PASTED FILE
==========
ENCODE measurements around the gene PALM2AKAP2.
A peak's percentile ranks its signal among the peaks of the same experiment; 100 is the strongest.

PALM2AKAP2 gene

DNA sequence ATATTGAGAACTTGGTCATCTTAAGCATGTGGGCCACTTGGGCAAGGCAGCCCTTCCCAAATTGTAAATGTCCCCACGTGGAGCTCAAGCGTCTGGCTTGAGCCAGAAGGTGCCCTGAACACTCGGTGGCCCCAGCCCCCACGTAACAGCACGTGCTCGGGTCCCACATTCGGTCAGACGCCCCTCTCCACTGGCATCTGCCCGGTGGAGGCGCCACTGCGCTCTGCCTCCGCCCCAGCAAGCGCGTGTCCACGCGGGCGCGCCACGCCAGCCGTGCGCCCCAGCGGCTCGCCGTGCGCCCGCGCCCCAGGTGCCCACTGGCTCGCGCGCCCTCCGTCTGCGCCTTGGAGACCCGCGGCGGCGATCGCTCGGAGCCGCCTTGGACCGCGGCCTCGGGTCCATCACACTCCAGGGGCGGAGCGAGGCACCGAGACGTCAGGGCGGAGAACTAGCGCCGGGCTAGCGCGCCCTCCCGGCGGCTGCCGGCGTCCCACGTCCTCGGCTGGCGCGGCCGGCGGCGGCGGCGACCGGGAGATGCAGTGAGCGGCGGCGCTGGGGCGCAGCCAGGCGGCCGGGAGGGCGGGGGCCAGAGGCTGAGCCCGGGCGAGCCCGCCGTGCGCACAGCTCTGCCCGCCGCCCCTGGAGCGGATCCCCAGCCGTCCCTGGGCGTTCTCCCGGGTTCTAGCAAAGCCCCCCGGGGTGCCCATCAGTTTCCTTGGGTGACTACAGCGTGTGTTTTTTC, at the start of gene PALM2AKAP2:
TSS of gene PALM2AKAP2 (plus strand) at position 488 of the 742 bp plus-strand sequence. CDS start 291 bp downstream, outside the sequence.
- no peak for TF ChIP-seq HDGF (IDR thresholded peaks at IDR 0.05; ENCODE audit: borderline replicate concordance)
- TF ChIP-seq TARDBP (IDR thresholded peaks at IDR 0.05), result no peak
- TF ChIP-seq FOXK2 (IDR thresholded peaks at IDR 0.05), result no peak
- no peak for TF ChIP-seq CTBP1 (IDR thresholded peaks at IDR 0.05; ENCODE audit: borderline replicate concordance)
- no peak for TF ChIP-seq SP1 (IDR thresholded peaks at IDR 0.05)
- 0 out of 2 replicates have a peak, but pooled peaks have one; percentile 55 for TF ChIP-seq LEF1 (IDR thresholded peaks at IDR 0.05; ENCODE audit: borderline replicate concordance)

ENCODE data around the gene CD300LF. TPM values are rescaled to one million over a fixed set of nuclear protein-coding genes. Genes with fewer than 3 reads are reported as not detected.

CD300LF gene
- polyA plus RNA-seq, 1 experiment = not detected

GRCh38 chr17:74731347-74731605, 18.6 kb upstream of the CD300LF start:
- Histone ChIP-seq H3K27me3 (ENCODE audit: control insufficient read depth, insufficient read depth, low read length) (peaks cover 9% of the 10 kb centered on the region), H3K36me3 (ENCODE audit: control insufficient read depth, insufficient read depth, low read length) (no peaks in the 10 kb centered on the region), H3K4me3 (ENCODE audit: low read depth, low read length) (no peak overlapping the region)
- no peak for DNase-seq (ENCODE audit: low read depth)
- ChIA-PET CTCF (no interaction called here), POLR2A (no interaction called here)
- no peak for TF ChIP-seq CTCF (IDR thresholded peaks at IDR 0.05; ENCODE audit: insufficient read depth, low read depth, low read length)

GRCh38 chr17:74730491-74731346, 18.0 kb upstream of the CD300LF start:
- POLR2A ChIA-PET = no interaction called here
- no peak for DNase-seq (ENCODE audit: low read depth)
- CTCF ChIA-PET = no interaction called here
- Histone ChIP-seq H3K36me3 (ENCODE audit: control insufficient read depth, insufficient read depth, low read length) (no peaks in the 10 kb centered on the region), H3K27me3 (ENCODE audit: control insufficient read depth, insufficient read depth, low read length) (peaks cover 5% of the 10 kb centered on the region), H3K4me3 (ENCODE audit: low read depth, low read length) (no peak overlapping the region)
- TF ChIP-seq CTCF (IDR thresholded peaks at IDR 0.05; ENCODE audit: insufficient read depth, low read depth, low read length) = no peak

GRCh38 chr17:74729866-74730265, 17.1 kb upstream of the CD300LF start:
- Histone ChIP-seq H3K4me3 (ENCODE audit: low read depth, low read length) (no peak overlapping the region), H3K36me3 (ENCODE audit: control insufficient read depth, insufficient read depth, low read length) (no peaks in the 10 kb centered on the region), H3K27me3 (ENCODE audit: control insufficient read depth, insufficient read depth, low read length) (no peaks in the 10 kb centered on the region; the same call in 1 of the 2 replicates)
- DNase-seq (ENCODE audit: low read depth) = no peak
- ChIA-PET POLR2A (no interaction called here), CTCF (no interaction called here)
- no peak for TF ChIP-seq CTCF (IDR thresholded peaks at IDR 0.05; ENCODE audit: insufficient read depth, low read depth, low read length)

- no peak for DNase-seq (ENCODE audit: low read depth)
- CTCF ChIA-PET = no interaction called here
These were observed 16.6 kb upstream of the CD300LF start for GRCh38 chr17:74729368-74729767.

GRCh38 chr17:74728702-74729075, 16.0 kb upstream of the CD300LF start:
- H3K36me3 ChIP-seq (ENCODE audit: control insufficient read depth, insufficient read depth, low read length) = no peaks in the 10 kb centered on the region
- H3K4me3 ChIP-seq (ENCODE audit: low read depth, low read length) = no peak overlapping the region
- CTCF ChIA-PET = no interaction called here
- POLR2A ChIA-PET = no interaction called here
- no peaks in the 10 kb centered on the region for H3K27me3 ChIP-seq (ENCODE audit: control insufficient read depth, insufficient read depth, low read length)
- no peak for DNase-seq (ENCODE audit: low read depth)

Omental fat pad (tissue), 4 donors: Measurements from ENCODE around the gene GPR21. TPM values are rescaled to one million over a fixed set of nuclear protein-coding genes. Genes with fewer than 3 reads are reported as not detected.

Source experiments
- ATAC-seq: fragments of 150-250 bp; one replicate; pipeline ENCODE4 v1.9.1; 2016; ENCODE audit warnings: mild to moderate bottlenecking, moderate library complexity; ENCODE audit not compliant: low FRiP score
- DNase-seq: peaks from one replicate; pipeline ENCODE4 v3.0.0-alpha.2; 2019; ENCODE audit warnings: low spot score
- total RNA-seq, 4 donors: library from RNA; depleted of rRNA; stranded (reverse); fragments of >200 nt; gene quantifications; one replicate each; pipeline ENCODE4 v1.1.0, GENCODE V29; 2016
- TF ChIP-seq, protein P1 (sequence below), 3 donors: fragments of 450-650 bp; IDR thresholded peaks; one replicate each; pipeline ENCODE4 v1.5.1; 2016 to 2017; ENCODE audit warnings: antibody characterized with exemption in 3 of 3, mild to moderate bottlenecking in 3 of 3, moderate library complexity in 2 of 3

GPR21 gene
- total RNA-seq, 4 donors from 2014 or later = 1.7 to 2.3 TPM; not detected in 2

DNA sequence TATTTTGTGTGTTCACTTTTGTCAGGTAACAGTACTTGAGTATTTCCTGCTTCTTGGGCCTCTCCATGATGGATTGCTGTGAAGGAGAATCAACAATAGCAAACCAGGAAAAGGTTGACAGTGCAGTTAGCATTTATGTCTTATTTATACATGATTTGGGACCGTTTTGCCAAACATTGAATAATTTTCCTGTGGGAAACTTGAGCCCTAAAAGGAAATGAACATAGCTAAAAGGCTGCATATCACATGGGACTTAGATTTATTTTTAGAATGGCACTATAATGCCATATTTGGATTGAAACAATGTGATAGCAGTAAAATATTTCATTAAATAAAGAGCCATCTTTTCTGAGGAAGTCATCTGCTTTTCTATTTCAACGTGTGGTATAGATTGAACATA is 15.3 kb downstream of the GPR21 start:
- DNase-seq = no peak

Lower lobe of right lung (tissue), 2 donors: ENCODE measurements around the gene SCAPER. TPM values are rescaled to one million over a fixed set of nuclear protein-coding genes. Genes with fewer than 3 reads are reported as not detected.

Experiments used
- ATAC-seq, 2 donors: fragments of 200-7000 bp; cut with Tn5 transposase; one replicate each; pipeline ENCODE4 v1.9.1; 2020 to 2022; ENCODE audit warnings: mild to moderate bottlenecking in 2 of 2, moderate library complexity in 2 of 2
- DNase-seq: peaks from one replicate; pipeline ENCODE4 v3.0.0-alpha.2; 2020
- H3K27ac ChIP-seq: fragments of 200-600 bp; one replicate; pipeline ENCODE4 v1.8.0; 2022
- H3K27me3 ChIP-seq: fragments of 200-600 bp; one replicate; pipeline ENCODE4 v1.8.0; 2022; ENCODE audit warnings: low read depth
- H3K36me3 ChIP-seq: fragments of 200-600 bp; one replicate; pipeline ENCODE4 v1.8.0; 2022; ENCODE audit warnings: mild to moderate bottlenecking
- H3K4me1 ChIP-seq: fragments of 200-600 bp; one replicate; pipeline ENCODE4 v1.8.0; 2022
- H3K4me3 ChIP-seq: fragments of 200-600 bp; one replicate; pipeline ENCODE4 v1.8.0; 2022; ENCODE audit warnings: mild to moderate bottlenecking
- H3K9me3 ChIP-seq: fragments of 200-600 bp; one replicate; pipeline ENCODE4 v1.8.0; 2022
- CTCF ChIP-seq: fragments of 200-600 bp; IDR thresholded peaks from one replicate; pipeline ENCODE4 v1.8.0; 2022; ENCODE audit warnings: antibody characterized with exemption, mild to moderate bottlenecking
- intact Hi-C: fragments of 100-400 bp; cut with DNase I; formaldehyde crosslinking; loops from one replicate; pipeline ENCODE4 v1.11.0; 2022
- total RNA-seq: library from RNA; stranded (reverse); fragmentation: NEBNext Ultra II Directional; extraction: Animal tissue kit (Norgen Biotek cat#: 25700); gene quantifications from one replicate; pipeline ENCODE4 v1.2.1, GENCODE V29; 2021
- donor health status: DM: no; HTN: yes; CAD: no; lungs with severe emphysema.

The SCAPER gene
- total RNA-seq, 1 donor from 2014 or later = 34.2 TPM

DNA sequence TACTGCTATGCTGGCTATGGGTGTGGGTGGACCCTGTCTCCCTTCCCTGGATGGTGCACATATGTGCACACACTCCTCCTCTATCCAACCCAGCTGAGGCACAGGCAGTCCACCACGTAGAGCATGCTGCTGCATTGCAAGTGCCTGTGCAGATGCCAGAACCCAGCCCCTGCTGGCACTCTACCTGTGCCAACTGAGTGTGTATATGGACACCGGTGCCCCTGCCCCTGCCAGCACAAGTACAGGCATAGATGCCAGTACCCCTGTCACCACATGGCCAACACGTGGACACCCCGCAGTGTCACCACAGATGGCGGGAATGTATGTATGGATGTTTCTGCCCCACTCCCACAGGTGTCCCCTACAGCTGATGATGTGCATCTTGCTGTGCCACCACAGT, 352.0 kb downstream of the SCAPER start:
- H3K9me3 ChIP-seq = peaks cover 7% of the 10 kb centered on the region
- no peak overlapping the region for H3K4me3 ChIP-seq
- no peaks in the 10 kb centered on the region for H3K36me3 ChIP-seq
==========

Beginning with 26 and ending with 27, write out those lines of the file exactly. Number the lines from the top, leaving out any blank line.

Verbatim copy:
GRCh38 chr17:74729866-74730265, 17.1 kb upstream of the CD300LF start:
- Histone ChIP-seq H3K4me3 (ENCODE audit: low read depth, low read length) (no peak overlapping the region), H3K36me3 (ENCODE audit: control insufficient read depth, insufficient read depth, low read length) (no peaks in the 10 kb centered on the region), H3K27me3 (ENCODE audit: control insufficient read depth, insufficient read depth, low read length) (no peaks in the 10 kb centered on the region; the same call in 1 of the 2 replicates)